I am taking a hiatus from this column until sometime later this year in order to complete a book. Our editors will publish a favorite column once a month.
When people ask how I developed my management philosophy, I answer, “Spackle.”
Spackle is a trademark name for a powder to be mixed with water or a ready-to-use paste designed to fill cracks and holes in plaster before painting or papering. But I didn’t always know that.
When I began employment with the Gene B. Glick Co., my immediate superior was envious that I was personally hired by Glick and that I got a lot of face time with the boss. He was particularly upset because I was included as a regular member of Glick’s legendary Monday night management meeting in spite of the fact that I had little or no knowledge of construction practices and was only one year out of law school.
I looked forward to Monday night as the high point of a job otherwise made dreary by the boorish behavior of my supervisor. On Monday nights, the Gene B . Glick Co. came alive. Department heads participated in a carefully orchestrated free-for-all discussion and exchange of ideas on current business problems and issues. The group included Bernard Landman, a brilliant lawyer and tactician aptly nicknamed the Wizard, and Jim Bisesi, who was only slightly older than I but already seasoned. Bisesi’s competencies, including engineering and construction, were more diverse than anyone in attendance. He even flew the company airplane. The maestro himself, Gene B. Glick, led the team.
The education I received on Monday nights was equivalent to an MBA degree with an emphasis on real estate. It was a treat well worth the travails of the remainder of the week. I took notes. My office procedures and administrative systems are modeled after Glick’s management style. (I have also endeavored to emulate Glick’s Monday night demeanor, a remarkable serenity in the face of the many calamities and adversities in a typical business life.)
One afternoon while preparing an analysis of an apartment project, I came across a word I did not understand: “What’s Spackle?”
I regretted the question as soon as it blurted from my mouth. Rather than capture the opportunity for enlightenment regarding not only Spackle but additional construction lingo, my superior razzed and berated me that I was patently inadequate and ill-prepared for the assigned tasks.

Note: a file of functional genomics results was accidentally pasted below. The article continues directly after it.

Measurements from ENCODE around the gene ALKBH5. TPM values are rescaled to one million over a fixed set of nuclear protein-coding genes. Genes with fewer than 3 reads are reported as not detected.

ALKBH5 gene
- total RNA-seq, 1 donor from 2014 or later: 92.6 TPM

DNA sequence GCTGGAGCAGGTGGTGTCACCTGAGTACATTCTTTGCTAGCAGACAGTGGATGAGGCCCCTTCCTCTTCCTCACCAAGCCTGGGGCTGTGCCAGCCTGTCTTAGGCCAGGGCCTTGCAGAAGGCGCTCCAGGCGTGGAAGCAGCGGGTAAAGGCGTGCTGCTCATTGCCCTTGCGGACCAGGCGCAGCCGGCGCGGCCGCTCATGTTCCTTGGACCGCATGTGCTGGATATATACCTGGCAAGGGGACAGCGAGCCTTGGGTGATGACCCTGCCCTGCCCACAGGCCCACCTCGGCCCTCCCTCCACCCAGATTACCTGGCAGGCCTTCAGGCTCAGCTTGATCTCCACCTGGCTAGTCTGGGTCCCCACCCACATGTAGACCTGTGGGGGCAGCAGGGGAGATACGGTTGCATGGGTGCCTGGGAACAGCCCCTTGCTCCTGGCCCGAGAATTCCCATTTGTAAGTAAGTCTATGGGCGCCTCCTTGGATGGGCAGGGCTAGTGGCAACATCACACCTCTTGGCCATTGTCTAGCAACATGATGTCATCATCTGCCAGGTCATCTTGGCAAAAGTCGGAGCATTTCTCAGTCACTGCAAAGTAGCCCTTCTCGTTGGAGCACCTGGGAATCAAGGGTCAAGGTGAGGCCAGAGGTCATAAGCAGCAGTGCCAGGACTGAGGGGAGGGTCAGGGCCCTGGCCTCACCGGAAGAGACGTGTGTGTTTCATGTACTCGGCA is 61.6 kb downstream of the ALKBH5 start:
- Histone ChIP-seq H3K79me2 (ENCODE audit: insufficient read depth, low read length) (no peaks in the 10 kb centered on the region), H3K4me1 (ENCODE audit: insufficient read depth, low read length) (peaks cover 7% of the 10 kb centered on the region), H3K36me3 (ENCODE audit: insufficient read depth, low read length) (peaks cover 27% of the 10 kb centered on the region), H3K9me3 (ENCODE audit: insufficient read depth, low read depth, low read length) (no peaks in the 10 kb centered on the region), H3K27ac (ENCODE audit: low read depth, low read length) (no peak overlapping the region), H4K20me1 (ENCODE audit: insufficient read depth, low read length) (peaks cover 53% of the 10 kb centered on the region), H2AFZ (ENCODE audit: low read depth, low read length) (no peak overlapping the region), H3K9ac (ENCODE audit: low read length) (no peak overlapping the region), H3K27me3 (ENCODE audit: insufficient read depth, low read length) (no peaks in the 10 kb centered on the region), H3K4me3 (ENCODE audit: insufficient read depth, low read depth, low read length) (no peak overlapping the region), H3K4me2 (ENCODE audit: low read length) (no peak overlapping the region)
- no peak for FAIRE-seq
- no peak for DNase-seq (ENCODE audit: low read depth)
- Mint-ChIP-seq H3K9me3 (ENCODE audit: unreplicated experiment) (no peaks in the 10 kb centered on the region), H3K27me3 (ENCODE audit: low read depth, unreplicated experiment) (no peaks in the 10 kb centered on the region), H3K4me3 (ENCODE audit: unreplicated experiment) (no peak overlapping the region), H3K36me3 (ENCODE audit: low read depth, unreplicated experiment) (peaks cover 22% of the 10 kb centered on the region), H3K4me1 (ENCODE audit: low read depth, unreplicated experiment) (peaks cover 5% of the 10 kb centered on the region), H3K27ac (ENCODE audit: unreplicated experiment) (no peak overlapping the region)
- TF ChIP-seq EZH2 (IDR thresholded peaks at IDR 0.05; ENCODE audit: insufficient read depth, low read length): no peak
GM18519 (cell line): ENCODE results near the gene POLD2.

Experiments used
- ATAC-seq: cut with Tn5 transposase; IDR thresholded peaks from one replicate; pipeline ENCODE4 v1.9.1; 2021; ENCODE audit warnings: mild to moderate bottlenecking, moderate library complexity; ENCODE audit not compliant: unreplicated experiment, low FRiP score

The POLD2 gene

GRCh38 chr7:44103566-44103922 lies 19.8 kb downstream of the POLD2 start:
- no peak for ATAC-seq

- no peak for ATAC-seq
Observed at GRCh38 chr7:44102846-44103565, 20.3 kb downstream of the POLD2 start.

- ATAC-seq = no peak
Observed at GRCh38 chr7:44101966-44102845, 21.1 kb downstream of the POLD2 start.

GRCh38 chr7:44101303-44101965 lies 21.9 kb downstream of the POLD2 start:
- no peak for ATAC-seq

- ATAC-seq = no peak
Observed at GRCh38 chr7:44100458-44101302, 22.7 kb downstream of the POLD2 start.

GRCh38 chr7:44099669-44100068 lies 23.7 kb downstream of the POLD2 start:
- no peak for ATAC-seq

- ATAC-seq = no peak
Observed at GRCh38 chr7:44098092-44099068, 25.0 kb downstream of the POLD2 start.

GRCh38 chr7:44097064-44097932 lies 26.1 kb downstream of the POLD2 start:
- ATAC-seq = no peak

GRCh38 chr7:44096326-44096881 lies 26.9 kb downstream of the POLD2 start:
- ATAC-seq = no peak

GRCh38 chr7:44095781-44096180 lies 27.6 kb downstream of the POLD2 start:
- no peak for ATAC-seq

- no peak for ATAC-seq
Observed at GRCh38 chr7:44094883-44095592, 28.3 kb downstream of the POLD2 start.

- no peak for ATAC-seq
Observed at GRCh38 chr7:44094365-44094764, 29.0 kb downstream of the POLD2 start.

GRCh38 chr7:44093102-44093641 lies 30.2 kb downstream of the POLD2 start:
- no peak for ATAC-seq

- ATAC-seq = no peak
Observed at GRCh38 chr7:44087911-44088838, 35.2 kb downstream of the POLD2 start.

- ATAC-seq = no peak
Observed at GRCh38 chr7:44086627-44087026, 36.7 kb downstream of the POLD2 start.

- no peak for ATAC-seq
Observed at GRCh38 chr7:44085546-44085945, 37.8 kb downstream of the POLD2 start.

He was right about one thing. I didn’t know a lintel from a lattice. But what he was wrong about was more important. He didn’t realize employees are an essential element of a successful business and that the role of a manager includes fostering an environment in which employees develop skills and confidence.
Today, we read about lower forecasts, lower earnings and lower stock prices. Classic management response to diminished revenue expectations is a cost-cutting program directed at employees, including wage freezes and layoffs. This remedy achieves a short-term result, often at the expense of long-term business health, and is reminiscent of the experience with my supervisor at the Gene B. Glick Co.
A more reasonable response to the current business environment may be to use the employee team to capture greater market share or to super-serve existing customers. As times improve, this loyal, battle-tested team will be in a position to take advantage of new opportunities.
Incidentally, at the first Monday night meeting following the Spackle incident, I was certain my lack of construction knowledge would be raised. Sure enough, in an attempt to embarrass me in front of the boss, my superior asked me what I knew about Spackle. I was prepared. I recited everything one could possibly learn about Spackle, including color options and chemical composition. My superior was silenced and Glick got a good laugh.
The Spackle incident established an uneasy truce, but, more important, helped me crystallize a management philosophy of caring and respect for the people with whom I work.
Update: Gene Glick, my boss, mentor and friend, died in 2013. I still ask myself on occasion, “What would Glick do?”•
Maurer is a shareholder in IBJ Media Corp., which owns Indianapolis Business Journal. To comment on this column, send e-mail to firstname.lastname@example.org.